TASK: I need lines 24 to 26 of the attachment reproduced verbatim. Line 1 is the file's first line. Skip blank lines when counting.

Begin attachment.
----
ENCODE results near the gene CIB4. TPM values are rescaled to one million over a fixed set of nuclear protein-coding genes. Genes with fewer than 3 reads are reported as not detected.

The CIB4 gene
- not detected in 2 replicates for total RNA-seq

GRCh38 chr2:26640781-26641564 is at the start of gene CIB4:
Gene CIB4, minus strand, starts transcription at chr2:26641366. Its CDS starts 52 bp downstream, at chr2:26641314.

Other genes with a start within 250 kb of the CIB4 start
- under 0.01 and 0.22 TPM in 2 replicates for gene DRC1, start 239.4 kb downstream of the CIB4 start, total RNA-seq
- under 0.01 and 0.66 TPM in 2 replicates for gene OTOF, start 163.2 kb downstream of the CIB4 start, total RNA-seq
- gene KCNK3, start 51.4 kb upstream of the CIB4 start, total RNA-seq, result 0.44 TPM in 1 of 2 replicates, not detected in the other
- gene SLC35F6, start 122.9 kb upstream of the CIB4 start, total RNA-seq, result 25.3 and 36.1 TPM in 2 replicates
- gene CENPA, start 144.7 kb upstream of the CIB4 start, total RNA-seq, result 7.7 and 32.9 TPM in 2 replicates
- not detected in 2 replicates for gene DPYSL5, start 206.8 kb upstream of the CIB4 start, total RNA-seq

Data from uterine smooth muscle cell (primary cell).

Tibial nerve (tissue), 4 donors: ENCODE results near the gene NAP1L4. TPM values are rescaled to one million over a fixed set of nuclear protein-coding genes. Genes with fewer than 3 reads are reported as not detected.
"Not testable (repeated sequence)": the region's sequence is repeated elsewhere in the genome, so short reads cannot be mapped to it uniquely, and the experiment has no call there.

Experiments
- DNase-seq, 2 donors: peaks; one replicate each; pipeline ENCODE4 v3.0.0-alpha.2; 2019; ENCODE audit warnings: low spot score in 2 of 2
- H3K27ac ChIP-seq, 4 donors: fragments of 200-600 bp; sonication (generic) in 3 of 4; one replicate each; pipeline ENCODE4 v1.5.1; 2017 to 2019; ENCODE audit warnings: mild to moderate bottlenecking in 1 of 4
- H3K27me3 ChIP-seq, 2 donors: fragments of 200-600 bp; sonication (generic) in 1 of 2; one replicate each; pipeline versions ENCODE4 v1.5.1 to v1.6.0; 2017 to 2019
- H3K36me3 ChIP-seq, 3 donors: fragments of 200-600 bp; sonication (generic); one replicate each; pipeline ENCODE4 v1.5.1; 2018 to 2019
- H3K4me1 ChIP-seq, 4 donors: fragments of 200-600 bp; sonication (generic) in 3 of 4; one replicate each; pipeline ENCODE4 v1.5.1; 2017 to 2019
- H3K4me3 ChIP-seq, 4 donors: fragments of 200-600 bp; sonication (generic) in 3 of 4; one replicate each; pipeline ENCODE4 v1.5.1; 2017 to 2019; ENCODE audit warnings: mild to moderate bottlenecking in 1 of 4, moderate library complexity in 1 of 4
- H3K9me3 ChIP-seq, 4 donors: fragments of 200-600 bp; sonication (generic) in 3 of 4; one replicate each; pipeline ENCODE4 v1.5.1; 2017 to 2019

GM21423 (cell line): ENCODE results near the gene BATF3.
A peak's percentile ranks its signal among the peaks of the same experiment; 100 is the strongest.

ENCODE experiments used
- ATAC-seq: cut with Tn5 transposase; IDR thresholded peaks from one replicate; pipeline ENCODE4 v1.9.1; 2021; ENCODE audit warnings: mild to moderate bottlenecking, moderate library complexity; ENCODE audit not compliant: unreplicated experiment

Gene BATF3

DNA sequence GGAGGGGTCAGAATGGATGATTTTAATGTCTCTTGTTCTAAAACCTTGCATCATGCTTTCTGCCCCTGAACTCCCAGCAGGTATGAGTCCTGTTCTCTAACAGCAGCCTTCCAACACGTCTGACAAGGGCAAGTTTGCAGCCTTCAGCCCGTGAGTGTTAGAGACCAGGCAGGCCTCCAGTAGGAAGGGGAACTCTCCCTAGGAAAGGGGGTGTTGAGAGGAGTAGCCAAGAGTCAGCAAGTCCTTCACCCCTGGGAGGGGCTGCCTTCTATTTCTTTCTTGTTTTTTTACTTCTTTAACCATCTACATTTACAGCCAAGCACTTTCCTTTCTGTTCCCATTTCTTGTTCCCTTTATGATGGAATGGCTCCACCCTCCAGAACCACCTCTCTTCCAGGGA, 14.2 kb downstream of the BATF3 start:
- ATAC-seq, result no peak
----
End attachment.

GM21423 (cell line): ENCODE results near the gene BATF3.
A peak's percentile ranks its signal among the peaks of the same experiment; 100 is the strongest.

ENCODE experiments used